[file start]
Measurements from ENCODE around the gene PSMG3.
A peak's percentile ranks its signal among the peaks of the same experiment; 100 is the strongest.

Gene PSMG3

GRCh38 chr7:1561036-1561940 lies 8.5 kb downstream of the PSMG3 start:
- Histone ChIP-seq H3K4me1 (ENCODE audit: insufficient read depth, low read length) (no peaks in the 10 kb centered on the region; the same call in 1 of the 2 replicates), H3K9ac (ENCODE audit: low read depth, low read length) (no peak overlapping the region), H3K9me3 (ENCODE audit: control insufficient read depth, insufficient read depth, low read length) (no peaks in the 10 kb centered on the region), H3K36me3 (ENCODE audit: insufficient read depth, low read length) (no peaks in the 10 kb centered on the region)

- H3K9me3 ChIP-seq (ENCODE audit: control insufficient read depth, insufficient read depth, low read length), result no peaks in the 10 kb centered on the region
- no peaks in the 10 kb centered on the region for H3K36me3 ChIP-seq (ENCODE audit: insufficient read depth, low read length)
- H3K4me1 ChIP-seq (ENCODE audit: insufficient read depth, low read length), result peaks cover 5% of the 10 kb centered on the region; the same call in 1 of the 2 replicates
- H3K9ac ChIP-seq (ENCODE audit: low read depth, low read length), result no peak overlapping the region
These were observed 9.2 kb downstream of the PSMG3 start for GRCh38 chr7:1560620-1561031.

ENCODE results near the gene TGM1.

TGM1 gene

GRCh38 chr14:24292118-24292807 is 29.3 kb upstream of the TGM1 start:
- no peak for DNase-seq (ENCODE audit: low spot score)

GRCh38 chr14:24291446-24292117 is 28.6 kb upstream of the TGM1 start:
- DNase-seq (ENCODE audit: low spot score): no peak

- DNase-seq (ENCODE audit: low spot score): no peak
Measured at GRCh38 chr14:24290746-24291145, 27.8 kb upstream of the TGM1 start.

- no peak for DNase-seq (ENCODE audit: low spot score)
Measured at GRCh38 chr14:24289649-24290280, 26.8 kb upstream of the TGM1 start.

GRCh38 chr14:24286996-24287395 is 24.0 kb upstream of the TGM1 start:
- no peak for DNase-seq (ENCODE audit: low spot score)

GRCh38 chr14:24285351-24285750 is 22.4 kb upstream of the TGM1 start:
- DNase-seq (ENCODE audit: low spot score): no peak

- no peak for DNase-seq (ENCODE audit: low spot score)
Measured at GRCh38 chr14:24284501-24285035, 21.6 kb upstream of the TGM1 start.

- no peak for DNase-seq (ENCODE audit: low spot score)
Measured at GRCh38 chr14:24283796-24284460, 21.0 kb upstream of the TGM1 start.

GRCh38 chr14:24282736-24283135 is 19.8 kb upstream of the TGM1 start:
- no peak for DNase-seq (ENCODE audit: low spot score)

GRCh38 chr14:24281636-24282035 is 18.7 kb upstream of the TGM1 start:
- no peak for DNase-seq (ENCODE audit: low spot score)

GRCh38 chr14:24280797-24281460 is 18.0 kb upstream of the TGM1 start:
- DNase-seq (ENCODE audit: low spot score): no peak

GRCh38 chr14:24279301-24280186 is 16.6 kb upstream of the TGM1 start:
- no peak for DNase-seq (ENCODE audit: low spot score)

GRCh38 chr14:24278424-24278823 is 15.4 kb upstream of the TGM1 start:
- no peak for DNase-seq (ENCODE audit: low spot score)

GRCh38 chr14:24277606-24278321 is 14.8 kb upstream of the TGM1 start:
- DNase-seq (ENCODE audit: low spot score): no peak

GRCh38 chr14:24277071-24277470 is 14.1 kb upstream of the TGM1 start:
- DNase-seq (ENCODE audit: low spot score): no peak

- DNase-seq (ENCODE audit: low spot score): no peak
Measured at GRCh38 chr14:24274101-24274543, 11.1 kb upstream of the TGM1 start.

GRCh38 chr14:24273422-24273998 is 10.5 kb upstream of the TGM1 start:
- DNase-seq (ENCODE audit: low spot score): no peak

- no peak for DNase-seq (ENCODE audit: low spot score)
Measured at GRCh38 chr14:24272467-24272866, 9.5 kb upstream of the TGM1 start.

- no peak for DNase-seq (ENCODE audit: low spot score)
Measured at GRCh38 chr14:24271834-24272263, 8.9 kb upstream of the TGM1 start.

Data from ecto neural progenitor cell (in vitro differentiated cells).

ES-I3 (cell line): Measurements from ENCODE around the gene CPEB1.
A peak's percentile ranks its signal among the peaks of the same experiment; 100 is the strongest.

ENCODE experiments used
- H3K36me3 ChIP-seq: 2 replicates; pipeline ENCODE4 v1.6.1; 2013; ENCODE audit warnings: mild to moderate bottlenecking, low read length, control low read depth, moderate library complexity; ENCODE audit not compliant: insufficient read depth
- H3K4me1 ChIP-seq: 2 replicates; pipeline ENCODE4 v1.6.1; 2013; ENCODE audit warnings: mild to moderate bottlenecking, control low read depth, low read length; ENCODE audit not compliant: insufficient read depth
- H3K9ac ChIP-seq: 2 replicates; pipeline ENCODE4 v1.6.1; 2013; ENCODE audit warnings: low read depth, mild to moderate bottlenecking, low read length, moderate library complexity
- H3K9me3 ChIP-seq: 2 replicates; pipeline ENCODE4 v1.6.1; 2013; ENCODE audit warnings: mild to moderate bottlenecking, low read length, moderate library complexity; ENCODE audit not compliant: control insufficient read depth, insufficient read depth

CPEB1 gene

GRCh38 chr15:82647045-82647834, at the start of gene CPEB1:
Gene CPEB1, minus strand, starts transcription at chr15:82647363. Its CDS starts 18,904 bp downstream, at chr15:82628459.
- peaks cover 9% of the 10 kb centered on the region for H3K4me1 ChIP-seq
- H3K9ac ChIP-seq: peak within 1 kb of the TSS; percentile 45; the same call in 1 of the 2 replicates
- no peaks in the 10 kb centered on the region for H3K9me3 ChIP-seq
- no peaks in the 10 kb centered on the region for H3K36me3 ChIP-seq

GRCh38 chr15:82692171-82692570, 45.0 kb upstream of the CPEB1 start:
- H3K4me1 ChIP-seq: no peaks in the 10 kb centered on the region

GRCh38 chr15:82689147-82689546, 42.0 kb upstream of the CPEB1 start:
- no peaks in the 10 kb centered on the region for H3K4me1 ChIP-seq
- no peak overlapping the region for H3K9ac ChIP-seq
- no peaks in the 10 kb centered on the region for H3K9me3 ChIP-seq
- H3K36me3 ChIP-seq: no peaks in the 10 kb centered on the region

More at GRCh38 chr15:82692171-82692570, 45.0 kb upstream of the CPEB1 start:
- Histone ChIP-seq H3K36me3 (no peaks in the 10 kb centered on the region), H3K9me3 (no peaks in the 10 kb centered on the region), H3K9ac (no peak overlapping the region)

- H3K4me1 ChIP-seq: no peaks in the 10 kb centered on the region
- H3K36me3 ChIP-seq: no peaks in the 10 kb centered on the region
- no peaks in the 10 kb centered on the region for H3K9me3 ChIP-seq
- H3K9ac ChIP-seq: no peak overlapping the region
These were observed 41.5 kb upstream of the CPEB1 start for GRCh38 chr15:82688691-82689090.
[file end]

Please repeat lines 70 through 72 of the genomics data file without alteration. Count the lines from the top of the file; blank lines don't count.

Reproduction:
- no peak overlapping the region for H3K9ac ChIP-seq
- no peaks in the 10 kb centered on the region for H3K9me3 ChIP-seq
- H3K36me3 ChIP-seq: no peaks in the 10 kb centered on the region